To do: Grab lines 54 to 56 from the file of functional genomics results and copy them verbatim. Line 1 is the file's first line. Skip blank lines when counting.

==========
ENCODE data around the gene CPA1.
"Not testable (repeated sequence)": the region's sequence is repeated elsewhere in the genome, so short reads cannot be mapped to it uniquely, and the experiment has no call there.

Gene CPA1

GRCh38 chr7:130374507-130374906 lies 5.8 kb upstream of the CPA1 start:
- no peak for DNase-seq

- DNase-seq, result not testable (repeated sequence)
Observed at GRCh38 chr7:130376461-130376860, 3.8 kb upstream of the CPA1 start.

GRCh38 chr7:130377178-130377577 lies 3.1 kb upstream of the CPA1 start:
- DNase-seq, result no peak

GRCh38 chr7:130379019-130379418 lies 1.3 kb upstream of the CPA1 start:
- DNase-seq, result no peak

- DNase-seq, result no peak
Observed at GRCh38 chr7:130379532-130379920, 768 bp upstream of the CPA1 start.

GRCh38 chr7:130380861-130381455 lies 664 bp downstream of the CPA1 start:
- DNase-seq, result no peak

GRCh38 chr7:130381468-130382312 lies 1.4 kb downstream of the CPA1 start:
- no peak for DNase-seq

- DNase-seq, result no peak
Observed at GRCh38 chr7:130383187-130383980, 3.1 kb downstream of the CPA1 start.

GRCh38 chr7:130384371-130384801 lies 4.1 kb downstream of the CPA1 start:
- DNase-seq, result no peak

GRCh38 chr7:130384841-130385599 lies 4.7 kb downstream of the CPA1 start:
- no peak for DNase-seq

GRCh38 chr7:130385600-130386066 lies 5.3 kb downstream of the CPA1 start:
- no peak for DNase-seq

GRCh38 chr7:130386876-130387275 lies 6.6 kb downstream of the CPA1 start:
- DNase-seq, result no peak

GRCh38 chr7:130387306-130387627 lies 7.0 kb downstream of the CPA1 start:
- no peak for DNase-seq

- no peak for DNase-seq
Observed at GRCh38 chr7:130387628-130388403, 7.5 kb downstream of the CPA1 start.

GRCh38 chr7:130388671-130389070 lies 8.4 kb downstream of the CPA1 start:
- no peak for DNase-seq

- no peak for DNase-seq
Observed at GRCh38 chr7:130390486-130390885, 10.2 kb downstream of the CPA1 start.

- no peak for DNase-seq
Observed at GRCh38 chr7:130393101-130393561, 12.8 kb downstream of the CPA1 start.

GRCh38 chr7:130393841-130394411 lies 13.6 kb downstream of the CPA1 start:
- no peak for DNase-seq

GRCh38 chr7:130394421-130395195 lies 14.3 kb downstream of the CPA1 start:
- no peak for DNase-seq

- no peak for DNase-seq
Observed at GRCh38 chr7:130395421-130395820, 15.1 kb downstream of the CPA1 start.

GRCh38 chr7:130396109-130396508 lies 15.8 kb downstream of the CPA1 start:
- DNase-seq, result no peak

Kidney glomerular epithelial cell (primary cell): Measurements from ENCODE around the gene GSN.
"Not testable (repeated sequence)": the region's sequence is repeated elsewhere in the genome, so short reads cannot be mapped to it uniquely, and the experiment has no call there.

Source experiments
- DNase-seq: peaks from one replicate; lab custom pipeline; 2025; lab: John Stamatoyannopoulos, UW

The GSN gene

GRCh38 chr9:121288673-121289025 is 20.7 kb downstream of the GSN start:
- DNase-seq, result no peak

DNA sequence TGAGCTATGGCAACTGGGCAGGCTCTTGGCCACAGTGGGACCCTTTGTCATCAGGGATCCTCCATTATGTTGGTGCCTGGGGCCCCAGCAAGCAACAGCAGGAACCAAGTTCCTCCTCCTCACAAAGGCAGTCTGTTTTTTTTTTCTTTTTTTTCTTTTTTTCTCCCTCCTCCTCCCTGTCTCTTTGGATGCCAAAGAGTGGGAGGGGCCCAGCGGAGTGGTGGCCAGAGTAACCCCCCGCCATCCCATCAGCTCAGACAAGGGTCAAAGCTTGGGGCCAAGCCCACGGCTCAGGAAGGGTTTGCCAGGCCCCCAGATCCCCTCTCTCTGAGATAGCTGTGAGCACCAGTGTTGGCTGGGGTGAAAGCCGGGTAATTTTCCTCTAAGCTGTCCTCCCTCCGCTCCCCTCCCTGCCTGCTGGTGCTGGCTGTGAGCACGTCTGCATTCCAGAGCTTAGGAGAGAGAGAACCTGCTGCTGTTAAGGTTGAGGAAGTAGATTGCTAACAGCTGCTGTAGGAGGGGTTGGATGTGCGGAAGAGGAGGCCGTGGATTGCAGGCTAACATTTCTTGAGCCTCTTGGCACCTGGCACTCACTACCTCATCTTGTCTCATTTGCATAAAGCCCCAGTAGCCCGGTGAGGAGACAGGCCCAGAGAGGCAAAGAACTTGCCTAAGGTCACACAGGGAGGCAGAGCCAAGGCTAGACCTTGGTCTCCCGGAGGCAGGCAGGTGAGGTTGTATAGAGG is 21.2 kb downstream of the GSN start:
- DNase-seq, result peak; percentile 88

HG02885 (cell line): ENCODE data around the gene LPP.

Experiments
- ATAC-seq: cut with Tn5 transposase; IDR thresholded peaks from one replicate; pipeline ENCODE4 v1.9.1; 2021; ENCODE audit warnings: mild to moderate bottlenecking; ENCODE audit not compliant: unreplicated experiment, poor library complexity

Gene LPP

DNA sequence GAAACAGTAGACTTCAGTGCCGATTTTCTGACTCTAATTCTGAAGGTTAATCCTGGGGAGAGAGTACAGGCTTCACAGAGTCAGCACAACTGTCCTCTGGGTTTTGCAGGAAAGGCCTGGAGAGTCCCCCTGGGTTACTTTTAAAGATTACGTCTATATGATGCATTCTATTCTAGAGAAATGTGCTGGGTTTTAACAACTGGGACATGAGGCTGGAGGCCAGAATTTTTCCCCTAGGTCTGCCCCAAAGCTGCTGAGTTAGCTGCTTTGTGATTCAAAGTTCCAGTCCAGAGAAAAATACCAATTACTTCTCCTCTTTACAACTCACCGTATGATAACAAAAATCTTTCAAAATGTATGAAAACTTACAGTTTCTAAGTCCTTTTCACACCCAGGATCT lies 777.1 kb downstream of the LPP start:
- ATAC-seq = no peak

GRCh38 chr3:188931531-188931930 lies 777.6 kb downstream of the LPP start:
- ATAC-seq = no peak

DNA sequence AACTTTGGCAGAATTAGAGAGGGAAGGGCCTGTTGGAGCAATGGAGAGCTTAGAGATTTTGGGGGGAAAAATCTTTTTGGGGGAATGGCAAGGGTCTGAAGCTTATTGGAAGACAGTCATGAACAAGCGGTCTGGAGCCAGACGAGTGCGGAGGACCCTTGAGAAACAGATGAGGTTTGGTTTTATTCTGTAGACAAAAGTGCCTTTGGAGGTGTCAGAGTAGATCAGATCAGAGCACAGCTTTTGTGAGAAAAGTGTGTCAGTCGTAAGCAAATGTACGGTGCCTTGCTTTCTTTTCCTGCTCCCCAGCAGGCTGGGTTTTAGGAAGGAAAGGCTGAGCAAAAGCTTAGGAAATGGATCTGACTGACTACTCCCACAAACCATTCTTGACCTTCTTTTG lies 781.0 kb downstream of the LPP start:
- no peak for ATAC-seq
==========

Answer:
- DNase-seq, result peak; percentile 88

HG02885 (cell line): ENCODE data around the gene LPP.

Experiments